This year’s Twilight Tales will follow Gemmy Catnach, famous “death hunter” and murder balladeer, and the ghosts that are the subjects of his sinister songs. With tales of tragic love triangles, cruel mothers, murderous affairs, and poisonings, we’ll be exploring  murder and death through the music of colonial Maryland. It will be both creepy and toe-tapping as the real-life spirits of the day serenade you from the fields to the farm house, and the tobacco barn to the Tavern of Lost Souls.

This is certainly an event you don’t want to miss, and whether we’re closed or not–the show will go on! Follow the links below to learn more about the event, keep updated about its location, and to register your spot in one of the tours.

Friday, October 25

Saturday, October 26

We hope to see you there!

 

Twilight Tales Prop Design Day

Twilight Tales Prop Design Day

Twilight Tales Rehearsal

Twilight Tales Rehearsal

Blocking out the scene

Blocking out the scene

photo (17)

Twilight Tales Rehearsal

 

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Harvest Festival: The Way of Food

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6289125954_e27475ba28_mFrom how it is grown to the historical and cultural significance to why it is grown, from region to region, food is a central part of everyone’s lives. Come and celebrate the way of food in this free public gathering that will not only entertain, but also educate you about our agricultural past, present, and future. The National Colonial and Ecoystem Farm managers will delight visitors with a lively demonstration integrating heirloom and colonial foodways with modern sustainably grown farm delights, tour the farms and enjoy ongoing activities throughout the day.

Fee for food, general admission is free.

For more information contact info@accokeek.org or visit www.accokeek.org.

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Botany Study Group

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Meeting monthly, this instructor-led botany study group will learn about the major plant families, while focusing on identification skills and basic botany terminology using Botany in a Day by Thomas Elpel as a reference guide. Textual studies will be supplemented with local plants in flower for a hands-on practice with identification keys. This study group is appropriate for beginning to intermediate botanists of all ages. Kids are welcome, but must have an adult with them, and must pay the full registration fee. The registration fee is for an 8-session course of study.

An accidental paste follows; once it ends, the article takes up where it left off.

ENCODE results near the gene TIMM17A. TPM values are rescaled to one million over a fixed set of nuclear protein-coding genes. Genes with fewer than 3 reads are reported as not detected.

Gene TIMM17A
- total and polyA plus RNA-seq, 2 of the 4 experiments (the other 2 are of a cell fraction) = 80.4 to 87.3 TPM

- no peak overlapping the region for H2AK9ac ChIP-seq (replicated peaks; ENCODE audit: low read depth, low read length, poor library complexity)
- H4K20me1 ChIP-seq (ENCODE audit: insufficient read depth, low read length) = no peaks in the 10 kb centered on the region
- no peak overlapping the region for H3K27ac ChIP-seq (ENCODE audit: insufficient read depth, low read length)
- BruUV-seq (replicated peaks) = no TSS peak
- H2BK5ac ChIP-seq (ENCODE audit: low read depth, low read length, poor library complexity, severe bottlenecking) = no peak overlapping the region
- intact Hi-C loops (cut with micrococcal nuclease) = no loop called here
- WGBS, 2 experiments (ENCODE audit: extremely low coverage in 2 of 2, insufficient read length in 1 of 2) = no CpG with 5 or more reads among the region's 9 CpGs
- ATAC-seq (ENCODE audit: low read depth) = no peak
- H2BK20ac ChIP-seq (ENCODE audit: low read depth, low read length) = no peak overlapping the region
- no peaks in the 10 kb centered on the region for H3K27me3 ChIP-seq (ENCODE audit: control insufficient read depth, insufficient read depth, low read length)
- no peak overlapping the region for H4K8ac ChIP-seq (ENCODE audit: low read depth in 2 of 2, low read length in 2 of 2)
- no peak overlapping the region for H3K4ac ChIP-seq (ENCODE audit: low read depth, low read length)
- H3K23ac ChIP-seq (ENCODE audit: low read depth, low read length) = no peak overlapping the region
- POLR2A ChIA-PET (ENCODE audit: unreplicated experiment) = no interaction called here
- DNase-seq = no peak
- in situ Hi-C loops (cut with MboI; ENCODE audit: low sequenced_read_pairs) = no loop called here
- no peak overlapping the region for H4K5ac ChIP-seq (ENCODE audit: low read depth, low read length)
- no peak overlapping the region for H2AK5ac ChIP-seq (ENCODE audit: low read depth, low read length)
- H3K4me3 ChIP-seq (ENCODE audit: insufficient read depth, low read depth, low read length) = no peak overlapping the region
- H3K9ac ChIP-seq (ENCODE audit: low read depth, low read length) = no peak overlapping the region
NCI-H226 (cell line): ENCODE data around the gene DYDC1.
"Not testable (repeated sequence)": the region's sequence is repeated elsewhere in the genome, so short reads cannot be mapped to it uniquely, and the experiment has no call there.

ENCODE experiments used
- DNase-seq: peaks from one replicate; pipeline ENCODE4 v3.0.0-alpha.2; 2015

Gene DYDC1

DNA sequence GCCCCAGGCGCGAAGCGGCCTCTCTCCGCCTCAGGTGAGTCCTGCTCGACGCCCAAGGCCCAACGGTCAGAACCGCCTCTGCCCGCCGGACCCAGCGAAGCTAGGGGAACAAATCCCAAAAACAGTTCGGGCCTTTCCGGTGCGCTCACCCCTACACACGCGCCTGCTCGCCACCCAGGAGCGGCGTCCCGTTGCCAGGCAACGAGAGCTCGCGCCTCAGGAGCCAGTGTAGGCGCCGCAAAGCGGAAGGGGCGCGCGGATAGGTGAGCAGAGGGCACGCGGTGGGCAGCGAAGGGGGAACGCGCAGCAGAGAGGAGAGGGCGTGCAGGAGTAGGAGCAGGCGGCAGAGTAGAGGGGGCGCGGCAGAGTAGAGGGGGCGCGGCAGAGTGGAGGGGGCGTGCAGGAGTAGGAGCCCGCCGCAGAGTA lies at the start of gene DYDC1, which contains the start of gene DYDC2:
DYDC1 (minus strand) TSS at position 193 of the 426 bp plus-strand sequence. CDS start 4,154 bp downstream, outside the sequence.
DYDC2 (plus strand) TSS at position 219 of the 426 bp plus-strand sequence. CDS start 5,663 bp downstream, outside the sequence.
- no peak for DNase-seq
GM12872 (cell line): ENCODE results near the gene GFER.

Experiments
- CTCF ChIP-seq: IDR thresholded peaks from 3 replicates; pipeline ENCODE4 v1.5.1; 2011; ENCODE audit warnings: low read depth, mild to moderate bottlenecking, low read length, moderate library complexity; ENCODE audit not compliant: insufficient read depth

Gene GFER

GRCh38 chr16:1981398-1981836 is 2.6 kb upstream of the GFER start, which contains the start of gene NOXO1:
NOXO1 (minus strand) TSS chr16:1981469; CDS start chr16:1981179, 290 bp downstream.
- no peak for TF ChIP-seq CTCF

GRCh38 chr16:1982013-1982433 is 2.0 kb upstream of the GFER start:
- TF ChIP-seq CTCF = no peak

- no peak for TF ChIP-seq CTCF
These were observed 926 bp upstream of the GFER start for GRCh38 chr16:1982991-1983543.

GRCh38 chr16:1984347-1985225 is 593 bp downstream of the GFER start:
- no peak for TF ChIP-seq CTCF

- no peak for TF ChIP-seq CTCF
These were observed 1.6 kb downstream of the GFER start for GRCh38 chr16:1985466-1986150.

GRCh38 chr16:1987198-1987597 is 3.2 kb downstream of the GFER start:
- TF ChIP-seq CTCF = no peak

The meeting schedule is:

  • April 1
  • May 6
  • June 3
  • July 1
  • August 5
  • August 26
  • October 7
  • November 4

 

About the Instructor:

Holly Poole-Kavana

Holly is a lifelong plant enthusiast, and started formally studying herbal medicine in 2005, after she began working in health care. She is the owner of Little Red Bird Botanicals and is excited about the ways herbal medicine can help us all to have a little more control over our own health, and provide support to those we care about. She had apprenticed with herbalist 7song at the Northeast School of Botanical Medicine, completed the Clinic II program at Sacred Plant Traditions, studied at the Pacific School of Botanical Medicine, and holds a BS in botany.

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Weekend Vignettes

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Sunday, July 24, 2011 – Leading up to our Colonial Day: Crime and Punishment event our Museum Theatre Interns will be performing weekend vignettes or short scenes to further explore the justice system in colonial Maryland. Vignettes will be every Saturday and Sunday from June 25th through July 24th.

“Tales from the Pillory” – What would it take to land yourself in the pillory? Stop by and hear from those unfortunate enough to find out!

Where: “The Pillory” on Cedar Lane

Show times: 11 am, 1 pm, and 2:30 pm

“Insolent and Contemptuous Carriages” – Bastardy in 18th century Maryland: This trial re-enactment looks into the crime of bastardy (a child born to unwed parents) and how it was dealt with in colonial Maryland. Here we present three women convicted of the same crime whose circumstances clearly illustrate how this particular crime was dealt with. Some subject and language may not be appropriate for children.

Where: “The County Court” at the demo kitchen

Show time: 2:30 pm